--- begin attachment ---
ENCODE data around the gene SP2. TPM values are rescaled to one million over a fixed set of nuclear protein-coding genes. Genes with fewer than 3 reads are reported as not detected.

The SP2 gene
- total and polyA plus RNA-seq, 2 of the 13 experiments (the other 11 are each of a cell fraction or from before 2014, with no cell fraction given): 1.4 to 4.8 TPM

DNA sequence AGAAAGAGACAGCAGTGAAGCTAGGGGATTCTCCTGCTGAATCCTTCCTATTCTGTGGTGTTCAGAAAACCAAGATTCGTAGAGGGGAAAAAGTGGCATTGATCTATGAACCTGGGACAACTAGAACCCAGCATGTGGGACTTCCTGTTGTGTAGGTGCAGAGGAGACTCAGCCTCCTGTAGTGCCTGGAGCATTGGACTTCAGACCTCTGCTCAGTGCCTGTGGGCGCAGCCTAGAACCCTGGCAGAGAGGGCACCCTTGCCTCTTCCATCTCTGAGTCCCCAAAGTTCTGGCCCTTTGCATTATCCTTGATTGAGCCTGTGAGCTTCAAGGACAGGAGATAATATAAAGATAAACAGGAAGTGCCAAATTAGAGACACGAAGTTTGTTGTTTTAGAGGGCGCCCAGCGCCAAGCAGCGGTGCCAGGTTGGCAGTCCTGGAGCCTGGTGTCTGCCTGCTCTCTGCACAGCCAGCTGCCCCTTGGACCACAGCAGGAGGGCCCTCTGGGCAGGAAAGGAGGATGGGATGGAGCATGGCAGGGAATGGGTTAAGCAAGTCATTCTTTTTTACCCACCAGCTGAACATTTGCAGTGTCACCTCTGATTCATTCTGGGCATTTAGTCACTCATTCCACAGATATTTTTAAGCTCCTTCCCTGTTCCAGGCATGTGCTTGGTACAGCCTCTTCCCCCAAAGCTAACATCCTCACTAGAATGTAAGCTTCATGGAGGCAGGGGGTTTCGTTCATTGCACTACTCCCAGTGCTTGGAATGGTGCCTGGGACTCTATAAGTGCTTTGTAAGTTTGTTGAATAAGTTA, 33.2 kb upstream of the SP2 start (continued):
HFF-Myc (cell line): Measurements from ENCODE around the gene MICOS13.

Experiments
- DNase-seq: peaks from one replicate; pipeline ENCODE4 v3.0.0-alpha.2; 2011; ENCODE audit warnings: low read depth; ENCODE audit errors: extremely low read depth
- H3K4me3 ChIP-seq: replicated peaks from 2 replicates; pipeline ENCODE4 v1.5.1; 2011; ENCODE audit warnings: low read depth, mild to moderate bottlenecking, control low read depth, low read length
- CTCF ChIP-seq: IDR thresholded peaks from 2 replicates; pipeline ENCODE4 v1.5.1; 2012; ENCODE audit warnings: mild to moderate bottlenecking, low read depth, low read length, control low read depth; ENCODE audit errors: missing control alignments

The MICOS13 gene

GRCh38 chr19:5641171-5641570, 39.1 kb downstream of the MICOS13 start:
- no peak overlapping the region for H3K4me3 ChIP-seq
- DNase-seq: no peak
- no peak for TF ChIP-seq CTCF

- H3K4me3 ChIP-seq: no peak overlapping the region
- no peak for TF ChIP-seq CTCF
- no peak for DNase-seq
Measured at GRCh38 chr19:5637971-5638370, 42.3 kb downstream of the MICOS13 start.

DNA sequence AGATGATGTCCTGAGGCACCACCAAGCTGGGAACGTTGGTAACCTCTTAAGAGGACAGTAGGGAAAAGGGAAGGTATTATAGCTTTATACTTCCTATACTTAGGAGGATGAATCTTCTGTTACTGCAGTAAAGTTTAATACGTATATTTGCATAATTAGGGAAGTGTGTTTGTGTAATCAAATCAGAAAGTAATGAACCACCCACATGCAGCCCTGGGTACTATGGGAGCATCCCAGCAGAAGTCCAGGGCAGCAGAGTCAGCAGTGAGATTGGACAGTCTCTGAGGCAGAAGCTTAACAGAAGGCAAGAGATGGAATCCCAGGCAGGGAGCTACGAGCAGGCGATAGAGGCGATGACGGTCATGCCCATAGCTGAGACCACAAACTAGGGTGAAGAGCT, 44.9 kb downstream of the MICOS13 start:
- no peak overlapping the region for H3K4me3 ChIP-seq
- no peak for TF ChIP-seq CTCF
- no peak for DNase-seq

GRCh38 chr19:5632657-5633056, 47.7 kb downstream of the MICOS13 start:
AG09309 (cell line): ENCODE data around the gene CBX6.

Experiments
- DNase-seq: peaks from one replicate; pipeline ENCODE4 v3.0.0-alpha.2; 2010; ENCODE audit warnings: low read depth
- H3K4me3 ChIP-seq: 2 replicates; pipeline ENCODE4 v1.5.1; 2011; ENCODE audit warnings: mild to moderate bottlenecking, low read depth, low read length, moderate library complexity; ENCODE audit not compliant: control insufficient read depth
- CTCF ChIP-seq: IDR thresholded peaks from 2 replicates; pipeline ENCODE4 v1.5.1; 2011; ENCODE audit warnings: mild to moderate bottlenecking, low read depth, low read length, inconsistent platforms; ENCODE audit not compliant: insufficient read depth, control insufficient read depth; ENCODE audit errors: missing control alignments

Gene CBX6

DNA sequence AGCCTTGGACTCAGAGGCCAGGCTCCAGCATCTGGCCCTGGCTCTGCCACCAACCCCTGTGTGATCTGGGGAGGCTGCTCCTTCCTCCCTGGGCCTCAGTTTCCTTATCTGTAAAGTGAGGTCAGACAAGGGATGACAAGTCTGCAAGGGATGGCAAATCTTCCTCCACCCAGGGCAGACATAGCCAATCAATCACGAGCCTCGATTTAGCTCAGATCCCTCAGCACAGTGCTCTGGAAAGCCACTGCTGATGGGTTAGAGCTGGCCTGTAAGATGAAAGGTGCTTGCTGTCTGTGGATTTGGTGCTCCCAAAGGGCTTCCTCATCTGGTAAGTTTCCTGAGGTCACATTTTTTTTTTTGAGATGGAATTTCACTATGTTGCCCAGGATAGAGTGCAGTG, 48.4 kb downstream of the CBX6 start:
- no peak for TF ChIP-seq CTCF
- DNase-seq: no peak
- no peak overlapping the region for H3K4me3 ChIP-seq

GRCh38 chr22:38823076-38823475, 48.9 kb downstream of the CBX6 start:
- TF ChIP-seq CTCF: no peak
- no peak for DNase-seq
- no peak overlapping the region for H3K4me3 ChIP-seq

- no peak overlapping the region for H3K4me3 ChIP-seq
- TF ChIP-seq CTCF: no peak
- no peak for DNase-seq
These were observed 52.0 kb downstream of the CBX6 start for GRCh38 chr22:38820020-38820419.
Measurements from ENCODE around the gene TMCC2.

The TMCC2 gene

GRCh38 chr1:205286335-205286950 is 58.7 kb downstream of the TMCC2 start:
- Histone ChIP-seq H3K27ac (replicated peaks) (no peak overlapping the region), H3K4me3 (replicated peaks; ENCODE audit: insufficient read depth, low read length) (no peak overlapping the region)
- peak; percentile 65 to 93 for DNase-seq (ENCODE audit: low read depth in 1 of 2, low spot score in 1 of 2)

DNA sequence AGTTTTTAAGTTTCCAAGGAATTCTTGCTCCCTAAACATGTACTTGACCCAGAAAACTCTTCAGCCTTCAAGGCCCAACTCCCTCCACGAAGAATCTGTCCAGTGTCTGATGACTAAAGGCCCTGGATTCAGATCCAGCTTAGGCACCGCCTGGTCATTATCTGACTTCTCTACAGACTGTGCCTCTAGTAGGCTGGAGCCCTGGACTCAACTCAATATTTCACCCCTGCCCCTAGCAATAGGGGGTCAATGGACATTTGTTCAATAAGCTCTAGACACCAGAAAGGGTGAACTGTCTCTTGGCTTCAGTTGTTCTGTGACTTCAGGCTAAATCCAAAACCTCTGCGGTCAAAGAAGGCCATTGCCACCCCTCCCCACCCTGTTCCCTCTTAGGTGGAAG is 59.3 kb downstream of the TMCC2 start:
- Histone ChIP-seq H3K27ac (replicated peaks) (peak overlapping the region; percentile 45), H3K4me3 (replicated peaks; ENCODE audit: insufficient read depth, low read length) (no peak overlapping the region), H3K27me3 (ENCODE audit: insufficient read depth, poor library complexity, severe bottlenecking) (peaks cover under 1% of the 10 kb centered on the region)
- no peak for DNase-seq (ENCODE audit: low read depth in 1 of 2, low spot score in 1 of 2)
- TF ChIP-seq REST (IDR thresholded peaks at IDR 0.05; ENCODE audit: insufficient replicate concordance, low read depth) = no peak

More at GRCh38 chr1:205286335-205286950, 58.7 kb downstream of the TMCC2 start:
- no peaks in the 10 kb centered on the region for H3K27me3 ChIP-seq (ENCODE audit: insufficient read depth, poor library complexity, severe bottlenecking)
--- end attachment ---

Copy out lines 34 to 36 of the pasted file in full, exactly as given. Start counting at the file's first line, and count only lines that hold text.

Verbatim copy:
GRCh38 chr22:38823076-38823475, 48.9 kb downstream of the CBX6 start:
- TF ChIP-seq CTCF: no peak
- no peak for DNase-seq